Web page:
About Our Brands
HOW WE CHOOSE
At Stone & Virtue, we want to ask more questions. We believe how we spend our money is much more important than what color is trendy and/or how it makes us feel in the moment. The fashion industry is paying a high and often deadly cost to many people throughout our world. They are the forgotten ones. They are the people who make our clothes. The global community (you, companies, brands, me) have realized that our money carries a lot of power. With power, you can create change. Our dollar is our vote! All around the world, people, organizations and companies are making pivotal changes in how clothing is sourced, manufactured and distributed.
Stone & Virtue's business model directly positions us in the forefront of the growing number of companies creating awareness for how businesses impact other people globally. We want to be a "Business For Good", which is directly why we partnered with B1G1 (www.b1g1.com), enabling us to create buy1 give1 campaigns for each purchase you make. This enables you to see the impact you are making with not only the brands you are supporting, but also directly with our "Give Back" campaigns. Being partnered with B1G1 and frontline visionary brands, creates significant changes worldwide. This is how we spread our imprint across multiple continents, affecting change on a much larger global scale. And it all starts with you.
Each brand we feature stands out as a leader in the philanthropic and eco-conscious industry model taking shape throughout the world. We realize our money has power. We choose to spend it in a way that benefits people and doesn't harm them. When we work together, we have the power to shape the future. We will do no more harm.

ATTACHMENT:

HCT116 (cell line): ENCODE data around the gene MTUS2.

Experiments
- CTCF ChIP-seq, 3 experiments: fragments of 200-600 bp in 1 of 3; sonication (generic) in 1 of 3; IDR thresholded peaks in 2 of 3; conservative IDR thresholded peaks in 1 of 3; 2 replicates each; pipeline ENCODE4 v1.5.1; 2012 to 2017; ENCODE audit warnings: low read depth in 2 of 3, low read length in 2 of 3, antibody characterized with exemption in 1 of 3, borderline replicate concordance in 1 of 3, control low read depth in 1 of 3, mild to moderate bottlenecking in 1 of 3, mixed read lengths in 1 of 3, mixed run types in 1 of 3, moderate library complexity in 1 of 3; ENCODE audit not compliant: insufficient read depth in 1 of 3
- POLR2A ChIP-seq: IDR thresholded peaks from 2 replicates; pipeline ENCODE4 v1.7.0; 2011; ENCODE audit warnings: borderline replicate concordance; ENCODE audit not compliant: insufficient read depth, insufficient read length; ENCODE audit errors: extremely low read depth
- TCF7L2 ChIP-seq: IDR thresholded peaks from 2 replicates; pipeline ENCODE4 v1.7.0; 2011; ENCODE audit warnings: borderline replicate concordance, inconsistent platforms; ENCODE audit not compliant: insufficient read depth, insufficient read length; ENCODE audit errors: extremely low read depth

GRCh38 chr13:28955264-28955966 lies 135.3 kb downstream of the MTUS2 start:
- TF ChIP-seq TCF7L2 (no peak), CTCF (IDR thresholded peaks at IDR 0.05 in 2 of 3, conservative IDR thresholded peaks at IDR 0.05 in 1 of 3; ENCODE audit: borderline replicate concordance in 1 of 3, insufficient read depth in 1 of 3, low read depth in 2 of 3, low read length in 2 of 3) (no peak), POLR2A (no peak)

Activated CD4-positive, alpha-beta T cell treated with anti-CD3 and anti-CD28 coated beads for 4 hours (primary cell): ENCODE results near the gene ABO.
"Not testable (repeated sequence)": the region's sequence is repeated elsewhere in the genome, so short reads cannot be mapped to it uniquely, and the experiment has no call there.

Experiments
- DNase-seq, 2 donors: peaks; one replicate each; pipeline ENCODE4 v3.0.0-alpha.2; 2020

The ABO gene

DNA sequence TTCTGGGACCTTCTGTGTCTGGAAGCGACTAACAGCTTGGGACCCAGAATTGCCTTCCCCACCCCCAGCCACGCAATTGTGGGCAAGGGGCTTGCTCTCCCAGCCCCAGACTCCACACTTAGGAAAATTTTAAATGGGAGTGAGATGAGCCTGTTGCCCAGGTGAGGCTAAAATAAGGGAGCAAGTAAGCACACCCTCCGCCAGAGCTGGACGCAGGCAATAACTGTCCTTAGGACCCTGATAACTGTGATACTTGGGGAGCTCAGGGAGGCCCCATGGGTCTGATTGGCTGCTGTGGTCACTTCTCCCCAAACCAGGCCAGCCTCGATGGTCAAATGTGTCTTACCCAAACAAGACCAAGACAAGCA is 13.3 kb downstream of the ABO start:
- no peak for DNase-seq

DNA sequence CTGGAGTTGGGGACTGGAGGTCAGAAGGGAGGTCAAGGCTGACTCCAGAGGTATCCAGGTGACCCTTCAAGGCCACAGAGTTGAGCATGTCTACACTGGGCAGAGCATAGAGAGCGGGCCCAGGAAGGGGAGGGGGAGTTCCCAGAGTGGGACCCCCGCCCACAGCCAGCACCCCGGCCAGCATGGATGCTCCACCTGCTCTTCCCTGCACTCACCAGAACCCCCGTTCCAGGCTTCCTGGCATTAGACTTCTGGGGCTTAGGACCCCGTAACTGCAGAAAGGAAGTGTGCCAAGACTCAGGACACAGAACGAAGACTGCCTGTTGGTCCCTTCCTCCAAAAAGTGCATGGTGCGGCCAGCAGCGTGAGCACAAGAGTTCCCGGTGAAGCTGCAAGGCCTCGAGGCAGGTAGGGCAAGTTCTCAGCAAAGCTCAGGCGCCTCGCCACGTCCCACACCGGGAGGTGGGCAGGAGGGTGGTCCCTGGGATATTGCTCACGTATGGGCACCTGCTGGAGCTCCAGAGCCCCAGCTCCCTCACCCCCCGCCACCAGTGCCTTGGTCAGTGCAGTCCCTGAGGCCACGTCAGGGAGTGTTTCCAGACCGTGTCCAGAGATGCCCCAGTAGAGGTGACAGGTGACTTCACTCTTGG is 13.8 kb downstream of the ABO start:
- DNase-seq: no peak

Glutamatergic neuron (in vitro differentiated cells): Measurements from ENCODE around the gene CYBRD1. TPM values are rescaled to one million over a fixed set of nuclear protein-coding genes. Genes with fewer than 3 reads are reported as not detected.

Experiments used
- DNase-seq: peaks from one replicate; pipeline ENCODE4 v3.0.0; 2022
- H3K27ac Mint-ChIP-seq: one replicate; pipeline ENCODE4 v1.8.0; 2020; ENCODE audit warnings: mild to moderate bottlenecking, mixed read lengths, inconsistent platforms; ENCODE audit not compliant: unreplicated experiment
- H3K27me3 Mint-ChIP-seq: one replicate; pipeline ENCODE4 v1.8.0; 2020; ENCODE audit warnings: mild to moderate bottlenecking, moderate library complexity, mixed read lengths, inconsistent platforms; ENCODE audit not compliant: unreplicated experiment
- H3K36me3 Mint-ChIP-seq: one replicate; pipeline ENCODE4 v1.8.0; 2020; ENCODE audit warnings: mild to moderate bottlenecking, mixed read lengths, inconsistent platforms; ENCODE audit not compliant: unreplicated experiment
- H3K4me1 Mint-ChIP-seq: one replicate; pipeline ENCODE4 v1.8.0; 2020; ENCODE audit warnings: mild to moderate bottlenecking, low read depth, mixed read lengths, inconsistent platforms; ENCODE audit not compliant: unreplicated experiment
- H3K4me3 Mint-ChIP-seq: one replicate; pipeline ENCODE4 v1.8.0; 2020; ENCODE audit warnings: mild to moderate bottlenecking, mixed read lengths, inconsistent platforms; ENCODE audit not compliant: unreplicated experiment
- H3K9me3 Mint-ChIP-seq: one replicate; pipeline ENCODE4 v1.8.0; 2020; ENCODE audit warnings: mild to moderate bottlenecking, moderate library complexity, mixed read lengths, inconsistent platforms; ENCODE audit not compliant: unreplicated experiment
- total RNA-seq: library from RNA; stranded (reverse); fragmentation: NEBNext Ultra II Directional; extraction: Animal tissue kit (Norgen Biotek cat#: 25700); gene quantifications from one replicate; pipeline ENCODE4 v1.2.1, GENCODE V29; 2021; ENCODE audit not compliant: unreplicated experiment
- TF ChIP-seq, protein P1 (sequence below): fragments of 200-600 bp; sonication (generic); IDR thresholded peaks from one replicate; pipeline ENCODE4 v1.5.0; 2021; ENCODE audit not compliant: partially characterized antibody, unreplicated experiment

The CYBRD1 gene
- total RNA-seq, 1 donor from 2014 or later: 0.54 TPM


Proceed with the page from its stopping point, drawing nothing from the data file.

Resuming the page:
The Shine Project:
- Ashley Lemieux (founder), came to a pivotal moment in her life, while working as an aid in an inner-city high school in Phoenix, Arizona. She was involved with a program called, Avid, which aimed to help students prepare for life after high school. The preparation was focused on college. She became dismayed as she realized many of the students didn't see college could ever be an option for them.
- Seeing a need in the community, Ashley immediately worked to come up with a solution. In 2007, she started a non-profit, called "The Shine Scholarship Project", which raised enough money to send 7 kids to college. While learning more about these children, she witnessed firsthand the effects of extreme poverty. Many of the families were unable to meet basic financial requirements for their families, including food and beds to sleep in.
- She knew the scholarships would not be enough. Additional income would be necessary to meet other financial demands as well. Ashley chose to lead again, deciding to take things even further this time. In 2012, Ashley began learning to make jewelry, in order to teach the youth she was mentoring valuable life and work skills, while enabling additional income for daily financial needs in college. The Shine Project grew directly from these events. You can read more details about her journey here (http://www.theshineproject.com/how-it-began/).
- Over 40 scholarships have been given since 2011, and 100% of donations given to the non profit go directly to the students.
- Threads by The Shine Project currently employees 11 inner city students.
( 30 minutes, 250,000 lives, 15+ years )
- "One every 30 minutes - that's the average rate at which farmers are committing suicide in India. 250,000 farmers suicides in 15 years. It's the largest number of suicides recorded in human history. It's happening right now, right here in India. And it's not getting any better.These numbers were too disturbing for us to ignore. We decided to do something about it.
- We looked at the current initiatives in India to address this issue and were glad to discover a solution in "organic" and "fair trade" farming practices.
However, all this work was being done only at the grassroots level. There wasn't enough support for it from the end consumers - from you and me.
- A lack of awareness. A lack of alternatives.
- Anyone truly aware of what is going on would not continue to ignore this crisis. If you had a viable alternative, you would choose it.
An alternative that doesn't ask you to change your lifestyle, but meets you where you're at and matches your fashion and design sensibilities.